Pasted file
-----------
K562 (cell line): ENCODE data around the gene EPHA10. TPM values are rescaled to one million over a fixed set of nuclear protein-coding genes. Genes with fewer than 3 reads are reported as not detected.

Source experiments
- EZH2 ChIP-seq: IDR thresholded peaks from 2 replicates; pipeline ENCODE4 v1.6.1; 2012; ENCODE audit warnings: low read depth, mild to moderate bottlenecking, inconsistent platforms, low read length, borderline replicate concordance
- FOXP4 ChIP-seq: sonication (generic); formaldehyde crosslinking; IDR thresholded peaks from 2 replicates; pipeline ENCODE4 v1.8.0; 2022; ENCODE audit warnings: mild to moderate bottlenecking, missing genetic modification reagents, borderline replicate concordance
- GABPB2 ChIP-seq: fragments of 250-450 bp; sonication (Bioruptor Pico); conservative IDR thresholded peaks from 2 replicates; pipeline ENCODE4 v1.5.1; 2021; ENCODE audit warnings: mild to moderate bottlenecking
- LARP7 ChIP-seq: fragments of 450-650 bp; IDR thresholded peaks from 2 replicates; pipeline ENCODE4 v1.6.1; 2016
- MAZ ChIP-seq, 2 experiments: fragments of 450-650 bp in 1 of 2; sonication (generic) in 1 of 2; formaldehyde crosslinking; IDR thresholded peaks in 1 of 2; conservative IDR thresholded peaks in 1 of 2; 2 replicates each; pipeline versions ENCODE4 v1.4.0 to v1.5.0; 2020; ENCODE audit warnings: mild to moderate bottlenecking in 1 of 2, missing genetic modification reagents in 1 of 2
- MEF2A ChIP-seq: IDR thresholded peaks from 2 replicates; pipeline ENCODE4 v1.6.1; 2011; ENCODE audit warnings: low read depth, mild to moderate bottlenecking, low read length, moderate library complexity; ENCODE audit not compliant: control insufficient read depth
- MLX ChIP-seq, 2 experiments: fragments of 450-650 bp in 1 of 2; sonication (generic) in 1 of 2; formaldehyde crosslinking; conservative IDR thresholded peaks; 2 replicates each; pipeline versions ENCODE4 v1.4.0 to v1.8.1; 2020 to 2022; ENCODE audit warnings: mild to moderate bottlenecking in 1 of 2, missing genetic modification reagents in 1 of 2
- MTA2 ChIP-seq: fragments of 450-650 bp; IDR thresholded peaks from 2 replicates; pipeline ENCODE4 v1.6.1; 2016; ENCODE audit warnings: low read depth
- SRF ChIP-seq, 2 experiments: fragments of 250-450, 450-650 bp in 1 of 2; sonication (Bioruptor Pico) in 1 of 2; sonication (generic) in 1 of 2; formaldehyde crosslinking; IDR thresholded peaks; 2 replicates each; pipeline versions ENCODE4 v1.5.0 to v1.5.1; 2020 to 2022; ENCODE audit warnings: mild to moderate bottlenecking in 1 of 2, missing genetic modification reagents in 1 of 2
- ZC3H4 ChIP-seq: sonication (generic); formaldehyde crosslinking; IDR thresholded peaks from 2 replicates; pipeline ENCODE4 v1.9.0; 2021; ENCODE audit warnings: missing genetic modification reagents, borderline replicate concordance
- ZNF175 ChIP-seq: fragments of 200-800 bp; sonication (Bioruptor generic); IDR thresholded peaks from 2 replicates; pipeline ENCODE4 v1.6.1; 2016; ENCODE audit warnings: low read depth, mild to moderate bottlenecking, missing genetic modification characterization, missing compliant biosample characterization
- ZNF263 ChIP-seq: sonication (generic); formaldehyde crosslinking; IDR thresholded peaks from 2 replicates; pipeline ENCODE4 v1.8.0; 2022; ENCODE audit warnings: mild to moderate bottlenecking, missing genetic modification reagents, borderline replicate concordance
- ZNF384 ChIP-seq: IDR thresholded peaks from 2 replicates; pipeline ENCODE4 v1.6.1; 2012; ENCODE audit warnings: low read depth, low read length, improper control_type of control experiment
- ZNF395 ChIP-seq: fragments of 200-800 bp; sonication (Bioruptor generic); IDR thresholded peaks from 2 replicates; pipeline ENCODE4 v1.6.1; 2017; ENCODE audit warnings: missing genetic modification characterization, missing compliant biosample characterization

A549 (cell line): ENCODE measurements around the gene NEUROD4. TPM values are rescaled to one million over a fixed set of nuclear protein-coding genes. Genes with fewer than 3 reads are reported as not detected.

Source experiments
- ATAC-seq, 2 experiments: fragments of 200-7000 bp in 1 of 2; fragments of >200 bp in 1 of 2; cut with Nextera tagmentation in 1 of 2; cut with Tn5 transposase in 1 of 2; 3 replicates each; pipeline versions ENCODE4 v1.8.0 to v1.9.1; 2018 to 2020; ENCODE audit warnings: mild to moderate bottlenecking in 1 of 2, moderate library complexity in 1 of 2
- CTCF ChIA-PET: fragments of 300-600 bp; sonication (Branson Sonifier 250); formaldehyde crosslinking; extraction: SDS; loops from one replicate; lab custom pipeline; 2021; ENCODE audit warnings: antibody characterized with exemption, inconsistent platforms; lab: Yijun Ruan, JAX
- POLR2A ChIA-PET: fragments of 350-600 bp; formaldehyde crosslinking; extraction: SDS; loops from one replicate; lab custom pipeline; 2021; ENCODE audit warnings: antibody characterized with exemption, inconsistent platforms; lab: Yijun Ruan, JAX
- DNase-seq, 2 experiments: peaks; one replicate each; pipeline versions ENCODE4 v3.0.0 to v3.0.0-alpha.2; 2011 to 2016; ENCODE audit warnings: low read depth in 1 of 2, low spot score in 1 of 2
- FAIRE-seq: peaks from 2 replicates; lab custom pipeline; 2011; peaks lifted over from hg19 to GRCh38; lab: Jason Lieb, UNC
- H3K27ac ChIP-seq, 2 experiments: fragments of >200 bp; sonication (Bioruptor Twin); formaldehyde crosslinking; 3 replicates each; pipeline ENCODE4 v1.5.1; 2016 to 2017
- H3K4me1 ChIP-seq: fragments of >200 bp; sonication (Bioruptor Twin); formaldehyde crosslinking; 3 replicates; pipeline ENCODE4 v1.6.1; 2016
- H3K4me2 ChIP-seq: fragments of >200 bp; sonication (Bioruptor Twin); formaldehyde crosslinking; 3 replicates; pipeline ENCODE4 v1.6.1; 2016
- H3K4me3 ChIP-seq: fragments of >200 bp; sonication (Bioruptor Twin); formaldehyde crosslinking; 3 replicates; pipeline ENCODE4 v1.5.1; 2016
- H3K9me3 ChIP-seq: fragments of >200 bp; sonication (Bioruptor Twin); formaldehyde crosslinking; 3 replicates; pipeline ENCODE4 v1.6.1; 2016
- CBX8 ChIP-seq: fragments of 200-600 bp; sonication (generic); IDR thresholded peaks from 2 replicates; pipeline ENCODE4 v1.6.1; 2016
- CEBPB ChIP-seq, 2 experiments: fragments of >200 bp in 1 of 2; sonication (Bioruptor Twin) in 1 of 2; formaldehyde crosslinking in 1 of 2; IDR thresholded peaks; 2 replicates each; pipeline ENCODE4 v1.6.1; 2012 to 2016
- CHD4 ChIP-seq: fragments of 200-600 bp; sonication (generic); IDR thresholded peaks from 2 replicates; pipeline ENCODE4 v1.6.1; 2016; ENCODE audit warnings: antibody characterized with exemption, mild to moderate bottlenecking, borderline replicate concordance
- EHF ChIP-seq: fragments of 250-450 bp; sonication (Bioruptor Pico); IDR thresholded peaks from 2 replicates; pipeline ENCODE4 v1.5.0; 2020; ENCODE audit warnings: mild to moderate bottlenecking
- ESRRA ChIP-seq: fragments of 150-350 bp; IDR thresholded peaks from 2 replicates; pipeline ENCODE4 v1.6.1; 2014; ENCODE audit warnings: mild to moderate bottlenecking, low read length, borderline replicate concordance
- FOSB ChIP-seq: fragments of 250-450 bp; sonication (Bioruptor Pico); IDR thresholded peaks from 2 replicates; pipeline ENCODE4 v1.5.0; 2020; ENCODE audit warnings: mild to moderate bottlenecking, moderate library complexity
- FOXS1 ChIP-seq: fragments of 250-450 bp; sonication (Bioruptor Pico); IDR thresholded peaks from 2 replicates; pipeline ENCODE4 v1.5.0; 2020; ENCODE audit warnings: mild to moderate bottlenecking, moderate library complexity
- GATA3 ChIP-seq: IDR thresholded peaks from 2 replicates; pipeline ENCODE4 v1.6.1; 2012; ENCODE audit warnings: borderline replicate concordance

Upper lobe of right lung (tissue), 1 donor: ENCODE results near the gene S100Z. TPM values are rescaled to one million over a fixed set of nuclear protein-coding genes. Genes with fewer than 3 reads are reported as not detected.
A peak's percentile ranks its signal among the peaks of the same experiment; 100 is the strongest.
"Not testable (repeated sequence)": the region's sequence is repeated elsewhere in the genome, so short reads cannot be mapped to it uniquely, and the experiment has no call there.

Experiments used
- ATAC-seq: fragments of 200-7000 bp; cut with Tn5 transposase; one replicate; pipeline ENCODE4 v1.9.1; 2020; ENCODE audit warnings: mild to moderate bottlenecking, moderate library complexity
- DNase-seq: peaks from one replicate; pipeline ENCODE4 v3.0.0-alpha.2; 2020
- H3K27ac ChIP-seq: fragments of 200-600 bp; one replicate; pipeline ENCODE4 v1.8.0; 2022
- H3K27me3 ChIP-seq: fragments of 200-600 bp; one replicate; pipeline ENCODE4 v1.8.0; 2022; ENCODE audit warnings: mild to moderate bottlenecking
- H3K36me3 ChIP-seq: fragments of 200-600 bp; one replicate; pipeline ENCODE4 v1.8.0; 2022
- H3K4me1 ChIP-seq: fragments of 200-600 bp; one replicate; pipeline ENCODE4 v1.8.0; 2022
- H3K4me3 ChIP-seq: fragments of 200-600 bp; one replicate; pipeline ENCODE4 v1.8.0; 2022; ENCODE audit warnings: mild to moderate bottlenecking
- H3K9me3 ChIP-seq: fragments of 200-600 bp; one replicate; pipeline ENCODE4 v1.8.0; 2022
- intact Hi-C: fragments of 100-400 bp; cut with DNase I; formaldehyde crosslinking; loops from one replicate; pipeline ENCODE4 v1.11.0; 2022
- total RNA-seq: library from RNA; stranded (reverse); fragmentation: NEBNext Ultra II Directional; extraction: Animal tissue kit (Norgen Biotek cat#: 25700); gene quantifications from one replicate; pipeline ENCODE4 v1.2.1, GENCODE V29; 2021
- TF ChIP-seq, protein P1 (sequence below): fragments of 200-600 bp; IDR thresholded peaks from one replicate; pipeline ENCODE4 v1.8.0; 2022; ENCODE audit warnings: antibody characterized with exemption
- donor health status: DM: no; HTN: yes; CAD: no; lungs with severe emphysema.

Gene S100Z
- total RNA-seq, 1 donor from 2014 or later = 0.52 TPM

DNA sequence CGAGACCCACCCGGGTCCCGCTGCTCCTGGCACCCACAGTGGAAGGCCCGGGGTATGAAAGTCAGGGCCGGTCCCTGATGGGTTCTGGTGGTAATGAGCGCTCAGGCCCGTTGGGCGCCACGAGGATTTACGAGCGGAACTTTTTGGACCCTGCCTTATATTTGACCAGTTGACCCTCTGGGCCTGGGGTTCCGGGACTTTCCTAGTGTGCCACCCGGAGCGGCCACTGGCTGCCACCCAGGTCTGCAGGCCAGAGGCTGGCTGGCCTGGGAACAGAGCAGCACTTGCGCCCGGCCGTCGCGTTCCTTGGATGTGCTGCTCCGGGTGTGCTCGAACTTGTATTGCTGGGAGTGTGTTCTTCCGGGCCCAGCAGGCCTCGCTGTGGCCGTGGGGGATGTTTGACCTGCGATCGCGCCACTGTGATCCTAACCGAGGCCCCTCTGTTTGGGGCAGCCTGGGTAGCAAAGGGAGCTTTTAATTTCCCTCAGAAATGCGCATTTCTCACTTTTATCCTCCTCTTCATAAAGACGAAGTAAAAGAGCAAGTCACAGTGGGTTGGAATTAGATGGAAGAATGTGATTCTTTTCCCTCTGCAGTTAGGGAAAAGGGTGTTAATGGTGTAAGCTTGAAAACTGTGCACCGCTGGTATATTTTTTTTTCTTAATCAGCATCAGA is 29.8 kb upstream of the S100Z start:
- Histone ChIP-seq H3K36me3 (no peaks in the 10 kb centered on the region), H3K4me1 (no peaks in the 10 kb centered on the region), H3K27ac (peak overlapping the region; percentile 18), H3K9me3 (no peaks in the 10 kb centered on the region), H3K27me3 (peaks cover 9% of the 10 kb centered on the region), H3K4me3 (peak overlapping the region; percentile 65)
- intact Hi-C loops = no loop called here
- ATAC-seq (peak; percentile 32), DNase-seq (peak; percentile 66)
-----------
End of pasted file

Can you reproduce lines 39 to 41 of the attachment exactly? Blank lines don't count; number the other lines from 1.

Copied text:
"Not testable (repeated sequence)": the region's sequence is repeated elsewhere in the genome, so short reads cannot be mapped to it uniquely, and the experiment has no call there.

Experiments used
- ATAC-seq: fragments of 200-7000 bp; cut with Tn5 transposase; one replicate; pipeline ENCODE4 v1.9.1; 2020; ENCODE audit warnings: mild to moderate bottlenecking, moderate library complexity